Generally, when people place assets into a revocable trust it is for the purpose of avoiding the expense and delay of probate. All your assets, everything you own in your name at the time of your death, will go through the probate process. So, the objective of a trust is to transfer ownership of as many assets as possible into the trust in order to remove them from the probate process. How do you decide which assets to transfer to the trust? What happens to assets not in trust? These are questions our trust lawyers can answer.
Which assets do you transfer?
As the person creating the trust, you decide which assets will be transferred and which will not. It is entirely up to you. Some individuals transfer everything they own into their trust. Others transfer nearly everything. It is not necessary to transfer every single asset. Those items that you choose to leave out can be handled with what is known as a “pour-over” will. So, how do you determine what to keep in and what to leave out?
Some of the most common assets that people transfer to their living trust include the following:
- Houses and other real estate
- Bank Accounts (other than checking accounts)
- Campers, boats and expensive or rare automobiles
- Expensive Jewelry, antiques and valuable furniture
- Stocks, bonds, mutual funds and other securities
- Small business interests
- Precious metals such as gold and silver
- Valuable collections, such as rare coins, stamps, and artwork
Generally speaking, the so-called “big ticket” items are typically placed into trust. Since not everything you own needs to be placed into the trust, what happens to those items that are left out? Our trust lawyers have the answer.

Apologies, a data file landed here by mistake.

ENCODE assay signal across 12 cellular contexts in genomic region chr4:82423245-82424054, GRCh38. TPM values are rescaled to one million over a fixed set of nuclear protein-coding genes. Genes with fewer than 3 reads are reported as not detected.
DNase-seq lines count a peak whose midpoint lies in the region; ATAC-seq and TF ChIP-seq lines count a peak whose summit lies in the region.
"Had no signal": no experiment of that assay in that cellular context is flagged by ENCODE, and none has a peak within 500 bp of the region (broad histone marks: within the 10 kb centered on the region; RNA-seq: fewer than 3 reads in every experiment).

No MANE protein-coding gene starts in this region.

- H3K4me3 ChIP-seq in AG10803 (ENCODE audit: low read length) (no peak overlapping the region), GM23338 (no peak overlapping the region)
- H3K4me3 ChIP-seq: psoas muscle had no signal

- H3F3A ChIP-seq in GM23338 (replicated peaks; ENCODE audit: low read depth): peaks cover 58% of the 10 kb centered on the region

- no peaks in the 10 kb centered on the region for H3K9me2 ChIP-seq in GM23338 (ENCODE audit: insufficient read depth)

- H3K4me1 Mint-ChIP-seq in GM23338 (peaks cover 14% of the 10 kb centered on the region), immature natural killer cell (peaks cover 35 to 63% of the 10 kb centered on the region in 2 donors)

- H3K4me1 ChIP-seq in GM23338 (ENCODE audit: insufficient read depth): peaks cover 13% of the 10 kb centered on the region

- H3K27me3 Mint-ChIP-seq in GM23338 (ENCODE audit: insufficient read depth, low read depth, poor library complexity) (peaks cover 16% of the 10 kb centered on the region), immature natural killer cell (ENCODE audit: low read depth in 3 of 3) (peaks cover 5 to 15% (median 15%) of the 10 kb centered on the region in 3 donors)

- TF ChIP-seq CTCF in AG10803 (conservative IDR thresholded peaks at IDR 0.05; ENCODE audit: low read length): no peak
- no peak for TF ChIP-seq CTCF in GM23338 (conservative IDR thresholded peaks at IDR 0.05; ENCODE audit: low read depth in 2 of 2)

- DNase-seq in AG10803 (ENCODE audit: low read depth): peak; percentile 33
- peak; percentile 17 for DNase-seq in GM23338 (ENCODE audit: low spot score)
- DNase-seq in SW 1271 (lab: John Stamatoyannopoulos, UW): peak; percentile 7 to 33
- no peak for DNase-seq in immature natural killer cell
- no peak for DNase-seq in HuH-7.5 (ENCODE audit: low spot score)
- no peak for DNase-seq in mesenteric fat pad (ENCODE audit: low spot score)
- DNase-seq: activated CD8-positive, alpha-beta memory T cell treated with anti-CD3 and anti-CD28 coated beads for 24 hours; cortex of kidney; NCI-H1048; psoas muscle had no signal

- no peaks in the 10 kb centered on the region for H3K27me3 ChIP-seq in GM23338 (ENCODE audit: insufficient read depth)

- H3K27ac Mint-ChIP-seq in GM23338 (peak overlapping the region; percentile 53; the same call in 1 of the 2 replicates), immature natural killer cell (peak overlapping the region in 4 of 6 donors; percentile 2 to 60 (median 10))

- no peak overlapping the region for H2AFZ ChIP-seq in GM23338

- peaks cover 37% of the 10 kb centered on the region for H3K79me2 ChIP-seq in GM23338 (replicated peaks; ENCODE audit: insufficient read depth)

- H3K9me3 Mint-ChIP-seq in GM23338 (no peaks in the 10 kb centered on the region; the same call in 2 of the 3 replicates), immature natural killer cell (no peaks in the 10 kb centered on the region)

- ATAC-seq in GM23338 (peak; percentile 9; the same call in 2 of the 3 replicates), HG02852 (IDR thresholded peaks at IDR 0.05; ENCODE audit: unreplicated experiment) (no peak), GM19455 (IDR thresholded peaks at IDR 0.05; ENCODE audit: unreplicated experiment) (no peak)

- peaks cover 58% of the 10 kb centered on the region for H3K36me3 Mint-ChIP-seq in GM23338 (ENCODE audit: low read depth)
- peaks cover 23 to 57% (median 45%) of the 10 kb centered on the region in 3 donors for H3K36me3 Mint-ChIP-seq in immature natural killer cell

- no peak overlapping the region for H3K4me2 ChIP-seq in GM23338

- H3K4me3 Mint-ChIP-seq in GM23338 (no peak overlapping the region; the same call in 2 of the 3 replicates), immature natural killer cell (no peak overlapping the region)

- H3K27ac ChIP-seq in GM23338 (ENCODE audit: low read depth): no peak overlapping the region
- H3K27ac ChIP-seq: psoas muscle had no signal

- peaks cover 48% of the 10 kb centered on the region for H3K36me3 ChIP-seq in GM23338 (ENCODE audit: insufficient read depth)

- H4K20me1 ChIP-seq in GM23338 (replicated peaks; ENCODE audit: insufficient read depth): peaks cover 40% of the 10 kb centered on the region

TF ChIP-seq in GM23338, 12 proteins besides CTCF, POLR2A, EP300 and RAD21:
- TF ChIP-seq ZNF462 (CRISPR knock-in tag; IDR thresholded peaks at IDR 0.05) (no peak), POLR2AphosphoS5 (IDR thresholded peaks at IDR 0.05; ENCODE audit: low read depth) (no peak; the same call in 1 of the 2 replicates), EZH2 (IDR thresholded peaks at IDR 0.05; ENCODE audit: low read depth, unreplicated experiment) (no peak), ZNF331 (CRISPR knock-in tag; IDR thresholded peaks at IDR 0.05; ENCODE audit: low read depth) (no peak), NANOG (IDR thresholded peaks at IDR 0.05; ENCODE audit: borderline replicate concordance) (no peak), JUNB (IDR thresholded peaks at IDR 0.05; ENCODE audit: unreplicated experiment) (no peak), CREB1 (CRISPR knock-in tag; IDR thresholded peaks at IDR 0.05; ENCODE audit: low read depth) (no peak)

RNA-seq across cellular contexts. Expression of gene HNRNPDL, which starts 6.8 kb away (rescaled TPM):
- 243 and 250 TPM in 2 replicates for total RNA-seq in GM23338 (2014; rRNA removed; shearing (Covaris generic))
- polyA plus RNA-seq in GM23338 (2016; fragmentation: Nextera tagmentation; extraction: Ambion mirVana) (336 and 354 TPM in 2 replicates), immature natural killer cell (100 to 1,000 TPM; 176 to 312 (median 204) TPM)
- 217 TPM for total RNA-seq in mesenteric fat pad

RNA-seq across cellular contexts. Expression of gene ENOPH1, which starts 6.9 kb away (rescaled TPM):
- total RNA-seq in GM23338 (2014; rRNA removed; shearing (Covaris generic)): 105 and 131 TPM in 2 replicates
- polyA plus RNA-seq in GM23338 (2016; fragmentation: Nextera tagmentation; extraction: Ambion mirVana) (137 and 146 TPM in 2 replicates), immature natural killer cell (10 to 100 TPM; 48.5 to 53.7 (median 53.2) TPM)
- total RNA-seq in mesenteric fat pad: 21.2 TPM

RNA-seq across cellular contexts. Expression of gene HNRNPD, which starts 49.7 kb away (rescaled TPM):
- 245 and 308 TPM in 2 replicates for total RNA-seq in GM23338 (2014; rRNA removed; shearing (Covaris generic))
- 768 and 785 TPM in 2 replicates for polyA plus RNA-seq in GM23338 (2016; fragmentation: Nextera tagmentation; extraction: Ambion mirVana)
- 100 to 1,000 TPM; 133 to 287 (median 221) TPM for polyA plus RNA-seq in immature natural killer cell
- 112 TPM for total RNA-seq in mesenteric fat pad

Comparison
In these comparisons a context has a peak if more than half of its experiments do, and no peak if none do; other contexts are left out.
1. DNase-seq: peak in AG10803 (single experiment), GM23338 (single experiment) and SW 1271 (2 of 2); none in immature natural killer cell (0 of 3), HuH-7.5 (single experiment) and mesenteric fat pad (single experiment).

What happens to assets not in trust?
What happens to assets not titled in the trust at death depends on the nature and value of the property. Under Nevada law, if the only assets left out of the trust are personal property, and the value of the property, excluding the value of any motor vehicles, is $25,000 or less (or $100,000 or less of the beneficiary entitled to the property is a surviving spouse), the property can be transferred outside of probate by way of a simple affidavit procedure. If the assets left outside the trust include real property and/or personal property not exceeding $100,000, the property can be set aside for the beneficiaries outside of probate with a single petition to the probate court. If the value of the assets left outside of the trust exceed $100,000, a probate administration is necessary.
Ancillary probate may be required in situations where you own out-of-state property that is not titled in the name of your trust. Any assets that are owned in joint tenancy with right of survivorship or by the entirety with your spouse, you can lose your estate tax exemption, as well as run the risk of disinheriting your children. If a minor child or grandchild is a co-owner or tenant with you, and that property is not included in your trust, an adult will need to initiate court proceedings to gain control through a guardianship or conservatorship.